Located right near the German border, the UNESCO heritage listed city of Salzburg has music ingrained in its history.
It’s the birthplace of Mozart (you can even visit a house in which he lived if you’re a classical enthusiast) and probably best known for being the location behind the iconic Sound of Music film.
Even now as I write this post I can’t help but hear Julie Andrews’ voice in my head singing a melody of songs, my hostel even played the movie each night – that’s how ubiquitous the Sound of Music is here.
But if there’s one thing I’d recommend doing in Salzburg which has no musical attachment, it is a visit to the Augustiner Braustubl.
This. place. was. awesome.
You know you’re in for a treat when there’s people just hanging around the entrance waiting for the doors to open.
I met three fantastic humans, another fellow Aussie girl and two American guys at my hostel and we explored Salzburg together as we were all in town for the same amount of time.
We strolled in at 2:30pm but it didn’t open until 3pm so we waited patiently and watched more and more locals and tourists alike, do the same.
Once inside the place kind of resembles a cafeteria in a way, there’s various permanent food stalls where you can get a variety of dishes but this is Austria after all so the majority will be sausage, chicken and potato based.
One of a few packed rooms inside the beer hall
While the food was fresh and delicious, the best part was the quality beer which is table serviced by men who can carry about 5 steins in each hand, very impressive! The beer itself is made by monks at the attached monastery in which this beer hall is located.
Overall the atmosphere inside Augustiner was a lot of fun and it’s a really social place where you get a sense of how the Salzburg natives enjoy a meal.
We’d come to the Augustiner after working up an appetite climbing up to and exploring around the Hohensalzburg Castle.
Construction dates back to 1077 and the high location and size of the site means it has been used as a fortress.
The views from up here and those seen on the walk up are great – you can see all sides of Salzburg.
There is a funicular you can pay to use to take you up to the top for those who can’t or prefer not to climb it. It’s a little steep but nothing unbearable.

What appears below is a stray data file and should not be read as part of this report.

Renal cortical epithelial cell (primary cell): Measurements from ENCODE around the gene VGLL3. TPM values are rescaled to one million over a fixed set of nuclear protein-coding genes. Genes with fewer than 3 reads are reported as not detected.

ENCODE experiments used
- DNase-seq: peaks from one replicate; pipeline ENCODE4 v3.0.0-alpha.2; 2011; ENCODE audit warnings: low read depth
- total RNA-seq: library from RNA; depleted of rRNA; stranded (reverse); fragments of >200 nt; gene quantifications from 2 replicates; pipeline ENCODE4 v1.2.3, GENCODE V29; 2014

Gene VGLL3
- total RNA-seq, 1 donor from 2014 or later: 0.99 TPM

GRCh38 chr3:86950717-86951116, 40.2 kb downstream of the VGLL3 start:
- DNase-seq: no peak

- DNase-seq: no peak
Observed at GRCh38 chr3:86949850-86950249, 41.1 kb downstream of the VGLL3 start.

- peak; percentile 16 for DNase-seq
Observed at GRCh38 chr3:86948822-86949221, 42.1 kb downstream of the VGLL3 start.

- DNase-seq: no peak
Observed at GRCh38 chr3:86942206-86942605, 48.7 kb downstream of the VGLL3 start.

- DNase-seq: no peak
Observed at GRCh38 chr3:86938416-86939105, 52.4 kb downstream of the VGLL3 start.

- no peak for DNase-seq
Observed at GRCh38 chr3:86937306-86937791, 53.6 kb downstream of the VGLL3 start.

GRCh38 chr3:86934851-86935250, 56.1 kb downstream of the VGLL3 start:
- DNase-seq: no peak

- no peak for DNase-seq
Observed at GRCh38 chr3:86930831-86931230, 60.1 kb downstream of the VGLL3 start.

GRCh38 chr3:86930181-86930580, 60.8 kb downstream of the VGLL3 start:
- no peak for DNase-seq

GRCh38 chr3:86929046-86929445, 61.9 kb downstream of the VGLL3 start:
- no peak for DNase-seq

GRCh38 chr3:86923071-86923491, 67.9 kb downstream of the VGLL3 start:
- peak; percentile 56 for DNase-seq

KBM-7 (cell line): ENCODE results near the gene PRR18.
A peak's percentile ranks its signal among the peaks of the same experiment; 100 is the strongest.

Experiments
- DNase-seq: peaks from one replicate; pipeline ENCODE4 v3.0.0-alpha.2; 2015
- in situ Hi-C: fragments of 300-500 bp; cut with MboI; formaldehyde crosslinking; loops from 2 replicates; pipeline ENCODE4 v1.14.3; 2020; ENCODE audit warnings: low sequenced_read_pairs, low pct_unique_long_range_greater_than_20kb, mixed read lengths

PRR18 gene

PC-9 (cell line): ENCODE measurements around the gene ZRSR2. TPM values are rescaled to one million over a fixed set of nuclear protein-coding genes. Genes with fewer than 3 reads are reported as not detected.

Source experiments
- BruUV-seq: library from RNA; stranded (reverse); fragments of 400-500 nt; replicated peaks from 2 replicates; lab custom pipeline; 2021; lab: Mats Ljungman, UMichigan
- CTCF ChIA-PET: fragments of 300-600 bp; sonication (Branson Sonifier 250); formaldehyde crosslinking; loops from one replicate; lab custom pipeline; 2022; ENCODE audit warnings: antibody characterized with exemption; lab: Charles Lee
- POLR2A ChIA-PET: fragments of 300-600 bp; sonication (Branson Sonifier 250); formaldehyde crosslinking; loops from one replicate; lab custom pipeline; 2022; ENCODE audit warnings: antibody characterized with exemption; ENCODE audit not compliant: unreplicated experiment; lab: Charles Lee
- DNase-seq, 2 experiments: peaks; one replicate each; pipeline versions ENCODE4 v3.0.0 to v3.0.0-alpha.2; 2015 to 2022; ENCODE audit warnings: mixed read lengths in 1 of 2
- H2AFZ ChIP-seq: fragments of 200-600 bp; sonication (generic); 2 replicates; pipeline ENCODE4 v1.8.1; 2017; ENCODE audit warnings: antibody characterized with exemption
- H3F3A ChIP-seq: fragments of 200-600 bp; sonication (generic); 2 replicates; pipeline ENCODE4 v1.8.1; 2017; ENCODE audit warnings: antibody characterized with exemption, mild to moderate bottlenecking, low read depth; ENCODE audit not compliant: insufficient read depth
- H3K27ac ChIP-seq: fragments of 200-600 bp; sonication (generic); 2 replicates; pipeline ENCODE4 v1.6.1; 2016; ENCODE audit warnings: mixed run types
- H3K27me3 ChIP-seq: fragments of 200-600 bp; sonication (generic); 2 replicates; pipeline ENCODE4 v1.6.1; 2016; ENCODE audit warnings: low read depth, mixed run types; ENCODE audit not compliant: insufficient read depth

I can’t finish a post on Salzburg without mentioning that I personally do love the Sound of Music and couldn’t resist doing one of the many tours on offer here with a company called Panorama.
It was atrocious weather the day I went and I somehow landed the good fortune of getting the most annoying passengers one could hope for, paired with a most irritating guide making for further delight.
The gazebo from the scene, 16 going on 17
We saw maybe three or four things in signficant relation to the movie and for a hefty price of around 40 euro I can certainly say it was not worth it or perhaps a different company may have been a better way to go!
The tour includes Mirabell Gardens on its itinerary however it just starts and ends here – quite misleading. I saw the gardens myself and it’s a lovely albeit busy place.
As mentioned the weather wasn’t great while I was there and so I was unable to visit Untersberg, a mountain you can reach the peak of by cable car.
The views are supposed to be fantastic and you can even see Hitler’s Eagles Nest from here, his holiday resort which is now a tourist destination.
I don’t feel you need a large amount of time in Salzburg, I visited for a couple days on my way from Vienna to Cesky Krumlov in the Czech Republic and felt it was enough.
It’s a quaint place despite the tourists, I was there in October so I can’t imagine how hectic things must be in the middle of summer, but the city is definitely worth a stop into to enjoy its music, beautiful scenery and that Augustiner beer!